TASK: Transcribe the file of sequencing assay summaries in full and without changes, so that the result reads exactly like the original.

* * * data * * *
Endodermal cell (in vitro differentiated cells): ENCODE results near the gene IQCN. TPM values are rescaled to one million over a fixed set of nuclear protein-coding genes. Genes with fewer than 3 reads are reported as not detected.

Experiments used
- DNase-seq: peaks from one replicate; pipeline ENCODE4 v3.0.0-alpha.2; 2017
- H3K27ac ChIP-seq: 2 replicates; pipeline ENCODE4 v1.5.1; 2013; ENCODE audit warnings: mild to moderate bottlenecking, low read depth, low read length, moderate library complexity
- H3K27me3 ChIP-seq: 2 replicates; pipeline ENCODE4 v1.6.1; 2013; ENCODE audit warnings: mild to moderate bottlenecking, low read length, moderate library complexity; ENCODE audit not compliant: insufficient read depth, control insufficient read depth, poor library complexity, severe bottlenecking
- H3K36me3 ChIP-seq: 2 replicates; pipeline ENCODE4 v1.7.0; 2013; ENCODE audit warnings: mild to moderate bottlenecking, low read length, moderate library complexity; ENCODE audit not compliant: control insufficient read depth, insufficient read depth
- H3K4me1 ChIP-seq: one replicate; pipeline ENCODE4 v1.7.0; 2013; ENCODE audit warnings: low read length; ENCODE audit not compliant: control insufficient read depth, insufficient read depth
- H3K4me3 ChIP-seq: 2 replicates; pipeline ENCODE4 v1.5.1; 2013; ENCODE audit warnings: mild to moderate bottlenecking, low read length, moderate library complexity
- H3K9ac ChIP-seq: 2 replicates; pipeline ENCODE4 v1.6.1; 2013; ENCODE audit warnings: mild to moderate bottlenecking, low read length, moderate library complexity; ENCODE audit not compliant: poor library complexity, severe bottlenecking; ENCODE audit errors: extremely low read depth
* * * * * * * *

Endodermal cell (in vitro differentiated cells): ENCODE results near the gene IQCN. TPM values are rescaled to one million over a fixed set of nuclear protein-coding genes. Genes with fewer than 3 reads are reported as not detected.

Experiments used
- DNase-seq: peaks from one replicate; pipeline ENCODE4 v3.0.0-alpha.2; 2017
- H3K27ac ChIP-seq: 2 replicates; pipeline ENCODE4 v1.5.1; 2013; ENCODE audit warnings: mild to moderate bottlenecking, low read depth, low read length, moderate library complexity
- H3K27me3 ChIP-seq: 2 replicates; pipeline ENCODE4 v1.6.1; 2013; ENCODE audit warnings: mild to moderate bottlenecking, low read length, moderate library complexity; ENCODE audit not compliant: insufficient read depth, control insufficient read depth, poor library complexity, severe bottlenecking
- H3K36me3 ChIP-seq: 2 replicates; pipeline ENCODE4 v1.7.0; 2013; ENCODE audit warnings: mild to moderate bottlenecking, low read length, moderate library complexity; ENCODE audit not compliant: control insufficient read depth, insufficient read depth
- H3K4me1 ChIP-seq: one replicate; pipeline ENCODE4 v1.7.0; 2013; ENCODE audit warnings: low read length; ENCODE audit not compliant: control insufficient read depth, insufficient read depth
- H3K4me3 ChIP-seq: 2 replicates; pipeline ENCODE4 v1.5.1; 2013; ENCODE audit warnings: mild to moderate bottlenecking, low read length, moderate library complexity
- H3K9ac ChIP-seq: 2 replicates; pipeline ENCODE4 v1.6.1; 2013; ENCODE audit warnings: mild to moderate bottlenecking, low read length, moderate library complexity; ENCODE audit not compliant: poor library complexity, severe bottlenecking; ENCODE audit errors: extremely low read depth